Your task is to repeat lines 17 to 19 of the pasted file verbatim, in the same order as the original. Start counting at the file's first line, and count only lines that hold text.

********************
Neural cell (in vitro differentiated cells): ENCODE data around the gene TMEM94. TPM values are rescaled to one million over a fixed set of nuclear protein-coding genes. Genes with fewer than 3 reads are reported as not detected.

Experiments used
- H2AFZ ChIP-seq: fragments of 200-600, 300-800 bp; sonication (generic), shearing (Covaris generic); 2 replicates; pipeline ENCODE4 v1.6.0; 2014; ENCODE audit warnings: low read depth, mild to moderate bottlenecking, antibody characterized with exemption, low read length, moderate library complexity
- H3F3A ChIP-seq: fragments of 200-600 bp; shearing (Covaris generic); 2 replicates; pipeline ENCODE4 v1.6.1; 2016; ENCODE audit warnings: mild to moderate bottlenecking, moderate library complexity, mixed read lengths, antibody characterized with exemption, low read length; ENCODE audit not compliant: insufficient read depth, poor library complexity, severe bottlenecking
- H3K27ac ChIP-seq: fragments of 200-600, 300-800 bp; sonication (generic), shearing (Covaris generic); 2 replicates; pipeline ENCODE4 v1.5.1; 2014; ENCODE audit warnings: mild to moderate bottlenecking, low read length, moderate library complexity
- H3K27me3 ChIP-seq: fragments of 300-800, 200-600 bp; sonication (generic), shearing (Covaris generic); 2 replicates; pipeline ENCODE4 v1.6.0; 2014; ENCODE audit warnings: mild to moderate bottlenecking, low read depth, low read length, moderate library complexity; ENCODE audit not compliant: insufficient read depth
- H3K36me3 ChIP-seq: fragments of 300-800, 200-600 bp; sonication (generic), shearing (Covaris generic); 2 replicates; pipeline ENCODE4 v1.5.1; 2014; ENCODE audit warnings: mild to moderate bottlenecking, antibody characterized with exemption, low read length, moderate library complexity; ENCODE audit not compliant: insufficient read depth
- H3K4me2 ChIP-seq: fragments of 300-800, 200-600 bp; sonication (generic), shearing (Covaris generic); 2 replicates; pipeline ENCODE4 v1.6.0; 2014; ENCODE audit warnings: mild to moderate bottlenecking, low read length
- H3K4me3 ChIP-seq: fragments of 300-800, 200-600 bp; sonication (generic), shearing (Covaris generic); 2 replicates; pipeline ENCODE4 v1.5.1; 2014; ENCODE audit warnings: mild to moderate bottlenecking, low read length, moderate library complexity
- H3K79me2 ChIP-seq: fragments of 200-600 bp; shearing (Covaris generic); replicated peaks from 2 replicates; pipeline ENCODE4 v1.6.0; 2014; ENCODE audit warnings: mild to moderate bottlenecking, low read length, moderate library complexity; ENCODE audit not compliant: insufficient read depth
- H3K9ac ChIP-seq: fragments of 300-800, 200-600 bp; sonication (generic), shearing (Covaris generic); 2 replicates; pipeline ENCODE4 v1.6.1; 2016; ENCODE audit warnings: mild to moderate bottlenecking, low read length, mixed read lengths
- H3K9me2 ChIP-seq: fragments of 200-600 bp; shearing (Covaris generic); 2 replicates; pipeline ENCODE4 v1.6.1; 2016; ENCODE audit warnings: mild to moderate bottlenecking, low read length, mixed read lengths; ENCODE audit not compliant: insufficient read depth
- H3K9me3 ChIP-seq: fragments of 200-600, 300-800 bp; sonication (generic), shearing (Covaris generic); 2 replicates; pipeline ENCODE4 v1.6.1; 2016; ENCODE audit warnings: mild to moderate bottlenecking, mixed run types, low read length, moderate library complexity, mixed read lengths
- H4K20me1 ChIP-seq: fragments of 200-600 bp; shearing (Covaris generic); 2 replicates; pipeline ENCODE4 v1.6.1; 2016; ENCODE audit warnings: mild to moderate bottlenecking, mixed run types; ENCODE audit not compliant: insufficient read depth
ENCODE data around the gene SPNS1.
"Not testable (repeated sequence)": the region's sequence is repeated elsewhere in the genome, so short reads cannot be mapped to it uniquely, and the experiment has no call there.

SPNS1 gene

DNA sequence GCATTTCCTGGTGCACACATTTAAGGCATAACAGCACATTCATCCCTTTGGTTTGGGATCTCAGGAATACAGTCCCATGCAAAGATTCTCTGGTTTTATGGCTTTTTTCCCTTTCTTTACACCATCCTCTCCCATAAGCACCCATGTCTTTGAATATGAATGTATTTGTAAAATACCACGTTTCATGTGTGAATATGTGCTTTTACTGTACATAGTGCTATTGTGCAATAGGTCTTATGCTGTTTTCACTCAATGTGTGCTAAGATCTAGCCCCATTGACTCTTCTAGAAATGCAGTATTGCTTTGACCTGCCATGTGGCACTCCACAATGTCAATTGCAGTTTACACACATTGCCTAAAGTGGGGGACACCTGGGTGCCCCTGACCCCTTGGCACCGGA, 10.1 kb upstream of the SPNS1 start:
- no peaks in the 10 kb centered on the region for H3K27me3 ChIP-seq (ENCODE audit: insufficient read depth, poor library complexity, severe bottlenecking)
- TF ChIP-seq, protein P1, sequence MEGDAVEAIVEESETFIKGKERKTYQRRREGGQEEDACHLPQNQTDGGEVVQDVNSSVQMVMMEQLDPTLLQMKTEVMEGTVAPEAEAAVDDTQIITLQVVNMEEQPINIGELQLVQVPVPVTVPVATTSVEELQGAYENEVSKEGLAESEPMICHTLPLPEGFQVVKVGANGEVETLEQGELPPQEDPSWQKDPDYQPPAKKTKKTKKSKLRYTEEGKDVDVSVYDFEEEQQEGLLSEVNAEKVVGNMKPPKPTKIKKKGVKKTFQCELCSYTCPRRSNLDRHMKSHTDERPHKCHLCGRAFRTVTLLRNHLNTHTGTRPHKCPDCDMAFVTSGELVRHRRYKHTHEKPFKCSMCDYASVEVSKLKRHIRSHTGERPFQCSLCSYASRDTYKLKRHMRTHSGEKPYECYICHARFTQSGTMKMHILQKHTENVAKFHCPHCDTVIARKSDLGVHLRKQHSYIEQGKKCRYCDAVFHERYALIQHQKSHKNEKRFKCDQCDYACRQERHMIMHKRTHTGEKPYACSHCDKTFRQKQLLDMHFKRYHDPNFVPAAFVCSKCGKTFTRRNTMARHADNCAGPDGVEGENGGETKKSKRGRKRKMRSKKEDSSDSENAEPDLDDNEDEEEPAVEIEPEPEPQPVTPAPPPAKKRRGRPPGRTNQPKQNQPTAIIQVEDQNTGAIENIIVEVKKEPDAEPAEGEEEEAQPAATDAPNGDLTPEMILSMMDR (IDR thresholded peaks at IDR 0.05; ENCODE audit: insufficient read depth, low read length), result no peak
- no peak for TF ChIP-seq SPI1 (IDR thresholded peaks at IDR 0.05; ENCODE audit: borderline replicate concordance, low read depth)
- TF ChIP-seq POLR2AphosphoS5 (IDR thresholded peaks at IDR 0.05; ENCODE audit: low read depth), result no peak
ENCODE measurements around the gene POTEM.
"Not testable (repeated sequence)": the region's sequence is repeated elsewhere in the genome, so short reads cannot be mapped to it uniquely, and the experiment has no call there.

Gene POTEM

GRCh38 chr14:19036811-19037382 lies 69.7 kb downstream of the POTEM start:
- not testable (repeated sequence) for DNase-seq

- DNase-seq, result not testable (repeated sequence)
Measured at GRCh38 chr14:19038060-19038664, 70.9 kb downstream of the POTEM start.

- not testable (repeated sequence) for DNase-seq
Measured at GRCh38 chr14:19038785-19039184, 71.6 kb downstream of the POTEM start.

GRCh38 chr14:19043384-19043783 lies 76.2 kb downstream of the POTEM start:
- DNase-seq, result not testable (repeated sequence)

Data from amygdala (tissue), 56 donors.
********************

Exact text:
SPNS1 gene

DNA sequence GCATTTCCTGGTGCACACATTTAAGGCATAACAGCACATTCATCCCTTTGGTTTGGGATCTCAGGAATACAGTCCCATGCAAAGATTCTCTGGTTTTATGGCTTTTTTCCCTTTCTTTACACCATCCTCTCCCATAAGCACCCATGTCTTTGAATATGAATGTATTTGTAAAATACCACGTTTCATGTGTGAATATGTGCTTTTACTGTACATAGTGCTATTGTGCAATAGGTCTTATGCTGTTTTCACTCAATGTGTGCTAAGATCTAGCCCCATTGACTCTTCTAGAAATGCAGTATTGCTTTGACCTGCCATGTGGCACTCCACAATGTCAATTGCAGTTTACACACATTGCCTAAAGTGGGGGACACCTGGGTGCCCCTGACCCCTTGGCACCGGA, 10.1 kb upstream of the SPNS1 start:
- no peaks in the 10 kb centered on the region for H3K27me3 ChIP-seq (ENCODE audit: insufficient read depth, poor library complexity, severe bottlenecking)